Iterating multiple soap responses with Yield Return
  Posted April 23, 2004    PermaLink    Comments (0)  

My previous post on Streaming Multiple SOAP Responses actually was going somewhere web services related (other than 'CSV Rules! (for tabular data)'), but it got rather long in the tooth so I truncated it.

So how could you solve this with SOAP? You cannot use an array of returns, because you have to parse that last closing element to established well formedness before you pass the response out of the soap layer. But of course, you could just use multiple responses in the same stream, complete with multiple soap envelopes. Kind of like when you and your three roommates get the same credit card offer, the post office box has three slightly different envelopes. Message Queues, SMTP, and other strange transports may have difficulty expressing a complete set of the responses and linking them with a request. But In HTTP (the most common transport) this is simple: you send the documents back to back, and when you would normally complain about data following the document element instead you sever the stream and start a new document, as though it's in a different stream. You could do more strange stuff like require one envelope per chunk to aid in parsing, but intermediaries that don't understand that requirement may make new chunks or even merge chunks, it's their rights as proxies.

Interestingly enough, in the 2.0 work of WSDL the W3C separated the semantics of the content of the operations from their use. Part 2 explains Message Exchange Patterns. Even though all the patterns are zero or one request responses my quick perusal did not indicate any prohibitions from extension patterns supporting multiple responses (correct me if I'm wrong), so in theory some semantic like this could be done with enough standardization, like say a in-multiple-out pattern. I suppose you could do multiple requests, but that is about as usable as a multiple-instruction-single-data CPU architecture; theoretically robust and complete but practically useless.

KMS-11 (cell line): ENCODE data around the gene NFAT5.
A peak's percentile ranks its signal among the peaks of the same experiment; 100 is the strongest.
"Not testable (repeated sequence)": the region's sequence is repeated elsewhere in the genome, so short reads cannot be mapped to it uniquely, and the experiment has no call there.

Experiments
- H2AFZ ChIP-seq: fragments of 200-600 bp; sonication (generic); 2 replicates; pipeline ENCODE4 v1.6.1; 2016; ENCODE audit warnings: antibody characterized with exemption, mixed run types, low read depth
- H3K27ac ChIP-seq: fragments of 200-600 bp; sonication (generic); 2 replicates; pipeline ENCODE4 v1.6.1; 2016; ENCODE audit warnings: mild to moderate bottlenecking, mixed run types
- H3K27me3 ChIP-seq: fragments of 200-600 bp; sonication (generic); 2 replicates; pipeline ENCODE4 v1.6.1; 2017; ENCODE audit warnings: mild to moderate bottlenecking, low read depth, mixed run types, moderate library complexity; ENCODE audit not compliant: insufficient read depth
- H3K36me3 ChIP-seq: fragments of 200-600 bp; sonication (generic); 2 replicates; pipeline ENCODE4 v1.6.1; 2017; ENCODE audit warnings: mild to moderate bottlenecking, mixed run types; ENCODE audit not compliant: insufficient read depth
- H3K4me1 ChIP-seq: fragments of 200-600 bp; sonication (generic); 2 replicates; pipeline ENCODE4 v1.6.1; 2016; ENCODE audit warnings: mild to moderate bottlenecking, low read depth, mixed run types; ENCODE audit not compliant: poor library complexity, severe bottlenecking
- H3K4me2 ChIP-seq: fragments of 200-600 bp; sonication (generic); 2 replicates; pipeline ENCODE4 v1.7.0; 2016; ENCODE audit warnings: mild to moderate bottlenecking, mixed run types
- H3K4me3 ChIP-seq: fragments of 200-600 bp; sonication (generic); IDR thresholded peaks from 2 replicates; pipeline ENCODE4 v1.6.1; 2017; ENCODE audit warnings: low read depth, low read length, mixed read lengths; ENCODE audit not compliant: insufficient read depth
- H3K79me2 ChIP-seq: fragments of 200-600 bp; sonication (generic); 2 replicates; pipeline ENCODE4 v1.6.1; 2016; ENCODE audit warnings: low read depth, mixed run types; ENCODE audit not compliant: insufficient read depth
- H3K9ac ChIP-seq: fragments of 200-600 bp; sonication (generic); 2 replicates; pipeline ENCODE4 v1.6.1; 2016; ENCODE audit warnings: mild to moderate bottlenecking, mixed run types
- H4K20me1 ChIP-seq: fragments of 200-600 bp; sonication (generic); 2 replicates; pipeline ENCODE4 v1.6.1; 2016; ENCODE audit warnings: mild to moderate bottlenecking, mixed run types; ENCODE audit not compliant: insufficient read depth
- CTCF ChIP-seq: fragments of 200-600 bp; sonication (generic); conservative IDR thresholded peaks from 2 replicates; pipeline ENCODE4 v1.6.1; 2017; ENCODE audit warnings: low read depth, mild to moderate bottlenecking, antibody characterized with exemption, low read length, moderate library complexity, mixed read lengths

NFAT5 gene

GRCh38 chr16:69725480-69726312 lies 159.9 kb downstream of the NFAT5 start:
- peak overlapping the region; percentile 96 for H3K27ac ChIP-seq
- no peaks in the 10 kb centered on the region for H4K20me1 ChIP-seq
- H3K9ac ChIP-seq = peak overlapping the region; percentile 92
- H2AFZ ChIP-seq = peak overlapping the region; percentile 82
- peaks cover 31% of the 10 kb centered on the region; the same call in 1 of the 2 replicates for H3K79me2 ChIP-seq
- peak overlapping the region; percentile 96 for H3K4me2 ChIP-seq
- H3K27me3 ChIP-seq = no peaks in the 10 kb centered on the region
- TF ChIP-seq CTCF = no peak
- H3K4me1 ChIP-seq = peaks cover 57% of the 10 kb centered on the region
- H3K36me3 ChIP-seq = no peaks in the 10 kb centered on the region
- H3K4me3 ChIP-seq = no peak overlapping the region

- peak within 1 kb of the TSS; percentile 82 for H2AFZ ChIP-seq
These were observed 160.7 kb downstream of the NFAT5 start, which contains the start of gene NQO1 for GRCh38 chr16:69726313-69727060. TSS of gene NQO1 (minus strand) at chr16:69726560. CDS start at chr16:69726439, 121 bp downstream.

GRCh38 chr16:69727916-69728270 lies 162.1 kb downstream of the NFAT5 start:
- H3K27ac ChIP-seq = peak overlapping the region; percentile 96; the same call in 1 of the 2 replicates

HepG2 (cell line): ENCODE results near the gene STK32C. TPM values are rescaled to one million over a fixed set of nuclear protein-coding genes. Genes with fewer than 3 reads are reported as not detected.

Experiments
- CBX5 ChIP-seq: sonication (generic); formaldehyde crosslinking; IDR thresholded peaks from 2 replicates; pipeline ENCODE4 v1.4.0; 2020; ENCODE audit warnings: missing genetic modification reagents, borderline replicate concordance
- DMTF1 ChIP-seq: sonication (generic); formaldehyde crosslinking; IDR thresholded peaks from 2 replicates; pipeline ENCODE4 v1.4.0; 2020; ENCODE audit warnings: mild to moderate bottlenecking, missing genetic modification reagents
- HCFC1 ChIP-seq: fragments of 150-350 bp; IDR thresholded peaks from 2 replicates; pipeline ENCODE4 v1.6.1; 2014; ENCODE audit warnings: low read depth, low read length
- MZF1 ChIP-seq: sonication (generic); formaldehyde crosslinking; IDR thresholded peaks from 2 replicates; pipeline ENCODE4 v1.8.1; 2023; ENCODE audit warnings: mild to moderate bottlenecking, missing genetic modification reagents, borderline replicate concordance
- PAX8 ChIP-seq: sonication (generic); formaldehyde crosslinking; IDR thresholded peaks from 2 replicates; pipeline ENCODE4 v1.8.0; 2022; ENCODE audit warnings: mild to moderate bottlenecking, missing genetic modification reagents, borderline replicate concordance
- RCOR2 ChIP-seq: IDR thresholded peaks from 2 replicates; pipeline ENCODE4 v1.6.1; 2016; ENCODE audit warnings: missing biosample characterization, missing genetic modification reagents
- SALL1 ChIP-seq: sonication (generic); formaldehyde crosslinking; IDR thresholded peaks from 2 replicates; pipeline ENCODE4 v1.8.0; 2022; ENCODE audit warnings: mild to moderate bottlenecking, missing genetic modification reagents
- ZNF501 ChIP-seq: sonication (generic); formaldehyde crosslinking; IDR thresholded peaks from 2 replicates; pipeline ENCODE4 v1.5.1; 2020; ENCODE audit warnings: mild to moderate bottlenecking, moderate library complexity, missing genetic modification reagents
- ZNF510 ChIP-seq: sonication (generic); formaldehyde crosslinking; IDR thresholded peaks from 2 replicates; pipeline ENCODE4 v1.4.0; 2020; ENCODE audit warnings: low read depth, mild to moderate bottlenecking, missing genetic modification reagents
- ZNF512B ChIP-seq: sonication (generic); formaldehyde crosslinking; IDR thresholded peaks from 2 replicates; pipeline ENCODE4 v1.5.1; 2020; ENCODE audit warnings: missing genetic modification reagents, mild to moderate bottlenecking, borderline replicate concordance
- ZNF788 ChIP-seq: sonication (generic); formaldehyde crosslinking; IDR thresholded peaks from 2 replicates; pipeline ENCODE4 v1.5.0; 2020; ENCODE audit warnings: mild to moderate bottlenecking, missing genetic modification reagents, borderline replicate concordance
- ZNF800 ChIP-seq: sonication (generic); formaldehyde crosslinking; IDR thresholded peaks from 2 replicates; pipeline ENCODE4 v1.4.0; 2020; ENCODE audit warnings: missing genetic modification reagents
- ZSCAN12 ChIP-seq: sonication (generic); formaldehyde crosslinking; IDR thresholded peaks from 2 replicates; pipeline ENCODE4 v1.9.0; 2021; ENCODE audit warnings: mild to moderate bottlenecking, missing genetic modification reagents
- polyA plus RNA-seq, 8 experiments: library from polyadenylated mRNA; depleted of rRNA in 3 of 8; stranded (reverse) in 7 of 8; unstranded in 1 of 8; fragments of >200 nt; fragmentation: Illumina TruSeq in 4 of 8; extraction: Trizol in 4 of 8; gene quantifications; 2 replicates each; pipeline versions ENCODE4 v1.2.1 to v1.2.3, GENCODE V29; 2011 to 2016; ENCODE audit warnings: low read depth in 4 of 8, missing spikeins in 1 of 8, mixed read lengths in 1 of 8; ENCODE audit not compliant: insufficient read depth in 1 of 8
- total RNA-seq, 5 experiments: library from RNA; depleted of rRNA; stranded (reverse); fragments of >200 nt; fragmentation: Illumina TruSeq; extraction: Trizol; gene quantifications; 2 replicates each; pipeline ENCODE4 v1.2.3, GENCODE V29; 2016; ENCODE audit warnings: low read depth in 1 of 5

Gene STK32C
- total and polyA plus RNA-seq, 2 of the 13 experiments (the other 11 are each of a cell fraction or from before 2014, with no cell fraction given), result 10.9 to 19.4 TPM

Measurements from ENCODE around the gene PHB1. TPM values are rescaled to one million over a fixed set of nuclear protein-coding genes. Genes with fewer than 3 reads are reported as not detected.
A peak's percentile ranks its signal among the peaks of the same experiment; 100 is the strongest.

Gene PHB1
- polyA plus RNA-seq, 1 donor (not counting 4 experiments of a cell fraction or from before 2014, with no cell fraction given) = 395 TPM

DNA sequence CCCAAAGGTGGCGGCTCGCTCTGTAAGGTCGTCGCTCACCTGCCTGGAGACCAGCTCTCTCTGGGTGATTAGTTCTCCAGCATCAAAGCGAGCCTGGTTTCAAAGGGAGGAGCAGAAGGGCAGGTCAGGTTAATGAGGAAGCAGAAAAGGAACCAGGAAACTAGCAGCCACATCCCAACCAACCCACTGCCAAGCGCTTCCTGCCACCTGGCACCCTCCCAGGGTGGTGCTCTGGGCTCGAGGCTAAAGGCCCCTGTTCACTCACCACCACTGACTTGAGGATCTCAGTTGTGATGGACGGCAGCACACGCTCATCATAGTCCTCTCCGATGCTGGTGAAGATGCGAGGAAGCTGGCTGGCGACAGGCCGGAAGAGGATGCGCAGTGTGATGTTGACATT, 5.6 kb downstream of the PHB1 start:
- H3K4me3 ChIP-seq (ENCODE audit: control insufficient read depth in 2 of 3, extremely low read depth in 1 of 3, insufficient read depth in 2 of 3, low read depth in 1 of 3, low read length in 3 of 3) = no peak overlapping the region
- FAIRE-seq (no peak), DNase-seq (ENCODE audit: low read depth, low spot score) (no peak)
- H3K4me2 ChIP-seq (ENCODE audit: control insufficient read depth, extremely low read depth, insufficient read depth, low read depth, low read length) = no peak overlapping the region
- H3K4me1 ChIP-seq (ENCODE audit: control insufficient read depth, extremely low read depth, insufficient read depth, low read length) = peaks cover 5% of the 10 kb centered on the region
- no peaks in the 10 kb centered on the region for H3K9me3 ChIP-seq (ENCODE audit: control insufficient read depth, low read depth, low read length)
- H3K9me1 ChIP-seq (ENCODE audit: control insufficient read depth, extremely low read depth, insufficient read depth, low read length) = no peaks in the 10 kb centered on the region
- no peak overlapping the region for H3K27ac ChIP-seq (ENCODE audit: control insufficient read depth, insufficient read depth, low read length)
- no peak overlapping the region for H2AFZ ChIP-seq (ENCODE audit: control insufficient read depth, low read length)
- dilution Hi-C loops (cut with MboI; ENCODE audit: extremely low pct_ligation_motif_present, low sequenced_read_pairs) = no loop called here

But there was one piece missing from this puzzle... how does this gently transition to simple language features? If you return an array and stream the responses you then have to wait yourself to get all the data before returning, which really defeats the purpose of a dribbling stream. ONDotNet however shows a potential answer in a new C# language construct, the yield return. When you have a piece of data you immediately call yield return foo and that signals the language to go in and out of your method context to push the result down the wire. In a non C# context rather than using goofy context methods and listeners a similar thing could be done by modeling the methods as stateful iterators.

It could happen, in a standards driven world in 2-3 years on a broad basis perhaps. This may be the most compelling reason to do something other that zero or one request or response patterns already described. But I'm a realist, CSV will have to do for a good while.

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